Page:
Classic Pissaladière



Now that we’re on a roll with this dough, try a classic pissaladière. So simple … there’s not any cheese, but with all the rich, sweet onions and anchovies you don’t even notice. I learned to make this from Elizabeth David, my favorite cookbook writer. If you don’t know her, go straight to your local bookstore or Amazon and get her French Provençal Cooking. Traditional Provençal pissaladières were made with black olives, but there’s no reason you couldn’t use green or a mix. I read recently that anchovies packed in salt are infinitely better than tinned, but I’ve never seen them outside of French markets. If anyone has a source, I’d love to know about it. I can’t imagine, though, how this could be any better. I’ve seen friends fight over the last piece. SAM

1 tablespoon olive oil
2 medium sweet onions, thinly sliced
2 (10-inch) rounds flatbread dough (Rosemary Flatbread without the rosemary)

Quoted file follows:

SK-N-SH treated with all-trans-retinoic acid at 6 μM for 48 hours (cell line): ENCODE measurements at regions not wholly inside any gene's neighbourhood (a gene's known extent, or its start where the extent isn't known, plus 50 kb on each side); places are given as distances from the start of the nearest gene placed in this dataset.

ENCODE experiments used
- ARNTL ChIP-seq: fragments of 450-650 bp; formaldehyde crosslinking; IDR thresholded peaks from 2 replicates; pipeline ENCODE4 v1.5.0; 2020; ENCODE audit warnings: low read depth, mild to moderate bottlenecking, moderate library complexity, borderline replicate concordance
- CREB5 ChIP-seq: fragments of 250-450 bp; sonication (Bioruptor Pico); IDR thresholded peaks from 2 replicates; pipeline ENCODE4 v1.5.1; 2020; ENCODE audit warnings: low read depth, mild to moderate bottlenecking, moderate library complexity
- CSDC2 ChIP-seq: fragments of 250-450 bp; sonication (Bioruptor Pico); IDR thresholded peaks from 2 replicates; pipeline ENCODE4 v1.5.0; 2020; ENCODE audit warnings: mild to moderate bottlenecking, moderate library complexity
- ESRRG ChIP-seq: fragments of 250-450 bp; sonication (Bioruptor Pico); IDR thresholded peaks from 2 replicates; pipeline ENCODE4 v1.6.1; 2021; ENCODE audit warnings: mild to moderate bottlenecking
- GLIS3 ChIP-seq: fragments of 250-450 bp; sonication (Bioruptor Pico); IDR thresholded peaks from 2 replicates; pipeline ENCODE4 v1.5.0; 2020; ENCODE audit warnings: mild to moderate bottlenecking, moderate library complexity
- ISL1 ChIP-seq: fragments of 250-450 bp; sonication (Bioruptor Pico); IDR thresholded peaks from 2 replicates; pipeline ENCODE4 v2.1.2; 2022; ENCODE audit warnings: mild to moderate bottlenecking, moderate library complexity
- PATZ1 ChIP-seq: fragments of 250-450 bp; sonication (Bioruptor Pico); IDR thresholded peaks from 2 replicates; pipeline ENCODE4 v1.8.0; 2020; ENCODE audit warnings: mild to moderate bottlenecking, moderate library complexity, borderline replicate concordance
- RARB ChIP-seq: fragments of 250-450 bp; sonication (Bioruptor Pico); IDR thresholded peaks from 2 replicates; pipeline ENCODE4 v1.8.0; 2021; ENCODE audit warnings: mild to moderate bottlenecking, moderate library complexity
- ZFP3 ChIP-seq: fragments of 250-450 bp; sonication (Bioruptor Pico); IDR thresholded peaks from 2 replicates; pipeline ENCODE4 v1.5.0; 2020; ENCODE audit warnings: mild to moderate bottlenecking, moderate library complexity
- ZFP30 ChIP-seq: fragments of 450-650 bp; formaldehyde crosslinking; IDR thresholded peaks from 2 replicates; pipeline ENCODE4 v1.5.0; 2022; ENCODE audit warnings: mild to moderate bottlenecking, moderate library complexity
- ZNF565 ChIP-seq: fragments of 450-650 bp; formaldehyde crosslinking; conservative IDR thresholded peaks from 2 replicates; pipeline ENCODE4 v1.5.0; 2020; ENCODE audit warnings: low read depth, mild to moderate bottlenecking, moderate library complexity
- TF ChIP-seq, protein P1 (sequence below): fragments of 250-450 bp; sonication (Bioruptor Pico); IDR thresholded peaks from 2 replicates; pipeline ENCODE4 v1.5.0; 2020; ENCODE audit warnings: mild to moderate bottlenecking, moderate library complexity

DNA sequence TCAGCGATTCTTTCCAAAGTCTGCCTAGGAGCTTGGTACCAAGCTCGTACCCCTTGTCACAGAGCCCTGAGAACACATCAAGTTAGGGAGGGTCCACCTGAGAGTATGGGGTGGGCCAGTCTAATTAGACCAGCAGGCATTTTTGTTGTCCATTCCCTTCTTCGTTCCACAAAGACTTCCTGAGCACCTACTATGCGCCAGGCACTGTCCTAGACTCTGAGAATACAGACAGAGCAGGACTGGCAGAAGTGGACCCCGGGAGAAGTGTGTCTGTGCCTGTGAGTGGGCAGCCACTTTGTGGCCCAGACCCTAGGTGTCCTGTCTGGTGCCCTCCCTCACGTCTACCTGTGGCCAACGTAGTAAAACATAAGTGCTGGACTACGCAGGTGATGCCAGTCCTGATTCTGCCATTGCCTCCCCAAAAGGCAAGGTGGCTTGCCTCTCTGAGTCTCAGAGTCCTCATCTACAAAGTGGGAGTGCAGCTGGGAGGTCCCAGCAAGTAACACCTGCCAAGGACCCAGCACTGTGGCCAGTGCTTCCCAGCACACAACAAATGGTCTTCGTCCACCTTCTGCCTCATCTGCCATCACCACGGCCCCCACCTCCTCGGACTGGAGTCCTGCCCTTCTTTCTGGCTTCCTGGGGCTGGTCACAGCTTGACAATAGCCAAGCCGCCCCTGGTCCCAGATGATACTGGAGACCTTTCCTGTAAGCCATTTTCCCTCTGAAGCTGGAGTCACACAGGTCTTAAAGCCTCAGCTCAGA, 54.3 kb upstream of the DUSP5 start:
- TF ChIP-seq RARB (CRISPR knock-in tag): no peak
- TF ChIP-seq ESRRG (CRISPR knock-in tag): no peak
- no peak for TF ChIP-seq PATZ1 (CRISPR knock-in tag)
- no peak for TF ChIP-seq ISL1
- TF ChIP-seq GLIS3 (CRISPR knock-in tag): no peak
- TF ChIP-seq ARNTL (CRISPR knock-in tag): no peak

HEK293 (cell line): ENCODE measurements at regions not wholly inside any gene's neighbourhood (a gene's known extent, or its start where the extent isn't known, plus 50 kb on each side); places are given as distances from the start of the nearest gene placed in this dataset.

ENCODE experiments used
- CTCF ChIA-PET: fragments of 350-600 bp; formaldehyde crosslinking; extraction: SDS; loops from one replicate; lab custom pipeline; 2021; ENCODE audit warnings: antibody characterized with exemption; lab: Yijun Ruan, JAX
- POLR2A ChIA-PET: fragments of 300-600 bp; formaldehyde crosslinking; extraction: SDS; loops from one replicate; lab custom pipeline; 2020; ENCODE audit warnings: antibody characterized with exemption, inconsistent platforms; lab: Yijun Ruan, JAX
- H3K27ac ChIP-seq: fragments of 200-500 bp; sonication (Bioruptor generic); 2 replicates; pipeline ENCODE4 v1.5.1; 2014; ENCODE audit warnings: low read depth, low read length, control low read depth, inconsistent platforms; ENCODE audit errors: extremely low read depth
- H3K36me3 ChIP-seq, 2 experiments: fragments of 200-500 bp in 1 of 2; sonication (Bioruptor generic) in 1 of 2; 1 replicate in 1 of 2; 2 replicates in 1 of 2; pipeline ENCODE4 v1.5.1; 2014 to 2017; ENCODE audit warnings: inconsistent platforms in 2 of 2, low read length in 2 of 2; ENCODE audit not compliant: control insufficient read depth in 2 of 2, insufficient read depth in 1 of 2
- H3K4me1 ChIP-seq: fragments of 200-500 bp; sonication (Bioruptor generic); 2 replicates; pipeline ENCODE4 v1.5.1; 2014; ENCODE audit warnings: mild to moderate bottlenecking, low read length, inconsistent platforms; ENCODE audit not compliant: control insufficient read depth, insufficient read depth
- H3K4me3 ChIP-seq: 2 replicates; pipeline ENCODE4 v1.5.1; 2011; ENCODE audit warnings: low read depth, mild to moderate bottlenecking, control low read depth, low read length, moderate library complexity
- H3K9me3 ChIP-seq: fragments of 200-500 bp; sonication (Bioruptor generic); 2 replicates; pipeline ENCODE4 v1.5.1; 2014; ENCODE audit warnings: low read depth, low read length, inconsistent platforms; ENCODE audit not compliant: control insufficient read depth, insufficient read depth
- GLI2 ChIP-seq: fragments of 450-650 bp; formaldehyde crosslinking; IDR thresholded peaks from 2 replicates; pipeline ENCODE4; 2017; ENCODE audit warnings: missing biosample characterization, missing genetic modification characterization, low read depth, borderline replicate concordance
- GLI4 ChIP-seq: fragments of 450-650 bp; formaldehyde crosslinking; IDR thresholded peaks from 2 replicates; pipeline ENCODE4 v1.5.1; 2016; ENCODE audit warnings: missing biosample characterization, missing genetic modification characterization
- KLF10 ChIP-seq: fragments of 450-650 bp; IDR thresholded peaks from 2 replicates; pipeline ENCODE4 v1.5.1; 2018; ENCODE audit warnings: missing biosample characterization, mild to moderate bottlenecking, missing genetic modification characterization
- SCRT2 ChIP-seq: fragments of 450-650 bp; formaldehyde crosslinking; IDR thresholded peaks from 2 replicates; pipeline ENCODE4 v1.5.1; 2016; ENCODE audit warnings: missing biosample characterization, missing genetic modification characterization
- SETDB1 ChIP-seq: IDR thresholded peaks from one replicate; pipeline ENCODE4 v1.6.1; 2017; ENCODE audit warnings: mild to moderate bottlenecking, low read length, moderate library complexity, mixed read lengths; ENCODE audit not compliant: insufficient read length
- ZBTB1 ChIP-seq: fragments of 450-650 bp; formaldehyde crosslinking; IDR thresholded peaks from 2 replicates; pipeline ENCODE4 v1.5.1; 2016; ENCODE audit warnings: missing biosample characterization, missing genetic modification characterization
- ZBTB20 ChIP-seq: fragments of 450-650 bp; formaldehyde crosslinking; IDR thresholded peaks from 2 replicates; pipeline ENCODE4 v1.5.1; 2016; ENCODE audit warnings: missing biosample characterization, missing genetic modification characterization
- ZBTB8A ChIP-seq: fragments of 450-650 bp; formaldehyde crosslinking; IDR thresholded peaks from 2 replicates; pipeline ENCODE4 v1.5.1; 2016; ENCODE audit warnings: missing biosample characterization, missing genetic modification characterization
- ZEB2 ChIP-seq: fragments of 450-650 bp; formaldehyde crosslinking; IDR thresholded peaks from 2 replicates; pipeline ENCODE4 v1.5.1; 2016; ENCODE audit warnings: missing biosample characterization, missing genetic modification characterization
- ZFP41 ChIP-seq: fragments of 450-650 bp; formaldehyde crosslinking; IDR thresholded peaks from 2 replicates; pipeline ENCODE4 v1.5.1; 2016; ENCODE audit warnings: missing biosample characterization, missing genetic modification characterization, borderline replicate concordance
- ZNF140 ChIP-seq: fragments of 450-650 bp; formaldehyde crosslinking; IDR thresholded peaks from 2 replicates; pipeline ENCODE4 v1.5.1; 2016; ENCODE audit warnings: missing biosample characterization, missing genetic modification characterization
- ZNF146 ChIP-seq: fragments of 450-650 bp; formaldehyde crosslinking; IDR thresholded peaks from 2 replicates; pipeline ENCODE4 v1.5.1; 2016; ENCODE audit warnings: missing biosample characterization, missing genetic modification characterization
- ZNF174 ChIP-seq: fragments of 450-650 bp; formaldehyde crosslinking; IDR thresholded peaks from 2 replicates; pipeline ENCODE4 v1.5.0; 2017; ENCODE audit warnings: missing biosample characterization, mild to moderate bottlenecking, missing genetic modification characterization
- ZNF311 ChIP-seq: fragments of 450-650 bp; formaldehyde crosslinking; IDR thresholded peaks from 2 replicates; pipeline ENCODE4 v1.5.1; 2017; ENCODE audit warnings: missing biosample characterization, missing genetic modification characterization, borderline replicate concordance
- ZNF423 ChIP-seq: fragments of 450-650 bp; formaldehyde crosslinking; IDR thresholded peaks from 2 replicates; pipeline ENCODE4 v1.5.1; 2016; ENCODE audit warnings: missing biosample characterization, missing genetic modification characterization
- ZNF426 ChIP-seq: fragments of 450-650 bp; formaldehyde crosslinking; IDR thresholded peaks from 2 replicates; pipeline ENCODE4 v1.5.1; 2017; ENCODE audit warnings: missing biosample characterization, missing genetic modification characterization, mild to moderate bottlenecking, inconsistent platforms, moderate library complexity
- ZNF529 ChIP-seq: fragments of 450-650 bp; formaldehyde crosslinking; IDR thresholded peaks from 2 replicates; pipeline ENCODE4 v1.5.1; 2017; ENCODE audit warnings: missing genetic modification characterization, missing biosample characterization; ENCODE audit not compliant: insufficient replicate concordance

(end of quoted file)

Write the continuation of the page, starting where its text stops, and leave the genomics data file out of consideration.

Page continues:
1 cup pitted black olives (or green or a mix)
2 ounces tinned anchovies, plus oil

Place a large pizza stone on the middle shelf of the oven and preheat to 550 degrees F.

In a covered chef’s pan over low heat, sweat the onions in 1 tablespoon oil until translucent, about 30 minutes.

Place the dough on two 12-inch rounds of parchment paper on two pizza peels or heavy baking sheets. Spread evenly with anchovy oil, then onions, then olives. Criss-cross with anchovies. One at a time, slide each pissaladière and parchment paper onto the stone and bake for 10 minutes or until browned. Slice with a pizza cutter.
Makes two 10-inch pissaladières.


One Response to Classic Pissaladière

  1. Stephen says:

    Salt-packed anchovies are widely thought to be best, but IMO Spanish anchovies in oil are as good as one could hope for. Here’s an article discussing it in more detail:

    The Ortiz brand pictured there can be ordered from numerous American distributors; just Google for it. I get mine from

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